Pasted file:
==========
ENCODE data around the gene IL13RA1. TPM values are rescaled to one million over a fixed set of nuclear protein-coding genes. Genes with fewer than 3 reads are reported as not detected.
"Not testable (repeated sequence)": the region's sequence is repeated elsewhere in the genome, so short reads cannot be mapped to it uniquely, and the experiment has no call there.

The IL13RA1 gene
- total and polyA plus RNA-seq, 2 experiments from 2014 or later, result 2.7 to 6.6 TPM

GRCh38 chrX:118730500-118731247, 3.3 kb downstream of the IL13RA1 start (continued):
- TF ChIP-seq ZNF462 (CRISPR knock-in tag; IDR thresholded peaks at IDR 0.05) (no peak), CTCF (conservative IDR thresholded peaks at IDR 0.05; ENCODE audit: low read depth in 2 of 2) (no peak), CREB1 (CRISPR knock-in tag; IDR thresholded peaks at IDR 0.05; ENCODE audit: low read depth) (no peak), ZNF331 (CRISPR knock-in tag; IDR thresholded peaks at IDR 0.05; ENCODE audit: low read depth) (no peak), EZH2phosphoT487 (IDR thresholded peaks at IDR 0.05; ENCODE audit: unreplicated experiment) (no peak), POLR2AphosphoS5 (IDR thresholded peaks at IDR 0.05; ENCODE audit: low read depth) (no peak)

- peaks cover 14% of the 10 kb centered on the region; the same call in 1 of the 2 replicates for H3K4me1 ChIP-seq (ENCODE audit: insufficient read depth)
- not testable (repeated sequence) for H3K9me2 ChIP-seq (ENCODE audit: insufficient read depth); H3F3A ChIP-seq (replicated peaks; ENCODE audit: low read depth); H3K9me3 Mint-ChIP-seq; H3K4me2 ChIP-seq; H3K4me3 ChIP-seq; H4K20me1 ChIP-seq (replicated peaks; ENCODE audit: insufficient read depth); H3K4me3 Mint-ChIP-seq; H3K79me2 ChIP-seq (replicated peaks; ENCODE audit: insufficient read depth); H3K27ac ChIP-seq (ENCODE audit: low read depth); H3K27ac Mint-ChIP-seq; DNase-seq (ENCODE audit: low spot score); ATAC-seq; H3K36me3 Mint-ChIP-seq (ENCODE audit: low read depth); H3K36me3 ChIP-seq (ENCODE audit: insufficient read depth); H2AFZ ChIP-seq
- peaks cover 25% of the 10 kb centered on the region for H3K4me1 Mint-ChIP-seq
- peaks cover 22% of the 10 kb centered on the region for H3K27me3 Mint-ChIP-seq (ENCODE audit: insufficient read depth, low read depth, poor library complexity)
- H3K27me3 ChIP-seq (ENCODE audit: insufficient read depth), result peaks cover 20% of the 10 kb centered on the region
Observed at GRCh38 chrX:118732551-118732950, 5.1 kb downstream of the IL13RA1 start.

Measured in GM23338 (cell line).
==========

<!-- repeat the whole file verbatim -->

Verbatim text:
ENCODE data around the gene IL13RA1. TPM values are rescaled to one million over a fixed set of nuclear protein-coding genes. Genes with fewer than 3 reads are reported as not detected.
"Not testable (repeated sequence)": the region's sequence is repeated elsewhere in the genome, so short reads cannot be mapped to it uniquely, and the experiment has no call there.

The IL13RA1 gene
- total and polyA plus RNA-seq, 2 experiments from 2014 or later, result 2.7 to 6.6 TPM

GRCh38 chrX:118730500-118731247, 3.3 kb downstream of the IL13RA1 start (continued):
- TF ChIP-seq ZNF462 (CRISPR knock-in tag; IDR thresholded peaks at IDR 0.05) (no peak), CTCF (conservative IDR thresholded peaks at IDR 0.05; ENCODE audit: low read depth in 2 of 2) (no peak), CREB1 (CRISPR knock-in tag; IDR thresholded peaks at IDR 0.05; ENCODE audit: low read depth) (no peak), ZNF331 (CRISPR knock-in tag; IDR thresholded peaks at IDR 0.05; ENCODE audit: low read depth) (no peak), EZH2phosphoT487 (IDR thresholded peaks at IDR 0.05; ENCODE audit: unreplicated experiment) (no peak), POLR2AphosphoS5 (IDR thresholded peaks at IDR 0.05; ENCODE audit: low read depth) (no peak)

- peaks cover 14% of the 10 kb centered on the region; the same call in 1 of the 2 replicates for H3K4me1 ChIP-seq (ENCODE audit: insufficient read depth)
- not testable (repeated sequence) for H3K9me2 ChIP-seq (ENCODE audit: insufficient read depth); H3F3A ChIP-seq (replicated peaks; ENCODE audit: low read depth); H3K9me3 Mint-ChIP-seq; H3K4me2 ChIP-seq; H3K4me3 ChIP-seq; H4K20me1 ChIP-seq (replicated peaks; ENCODE audit: insufficient read depth); H3K4me3 Mint-ChIP-seq; H3K79me2 ChIP-seq (replicated peaks; ENCODE audit: insufficient read depth); H3K27ac ChIP-seq (ENCODE audit: low read depth); H3K27ac Mint-ChIP-seq; DNase-seq (ENCODE audit: low spot score); ATAC-seq; H3K36me3 Mint-ChIP-seq (ENCODE audit: low read depth); H3K36me3 ChIP-seq (ENCODE audit: insufficient read depth); H2AFZ ChIP-seq
- peaks cover 25% of the 10 kb centered on the region for H3K4me1 Mint-ChIP-seq
- peaks cover 22% of the 10 kb centered on the region for H3K27me3 Mint-ChIP-seq (ENCODE audit: insufficient read depth, low read depth, poor library complexity)
- H3K27me3 ChIP-seq (ENCODE audit: insufficient read depth), result peaks cover 20% of the 10 kb centered on the region
Observed at GRCh38 chrX:118732551-118732950, 5.1 kb downstream of the IL13RA1 start.

Measured in GM23338 (cell line).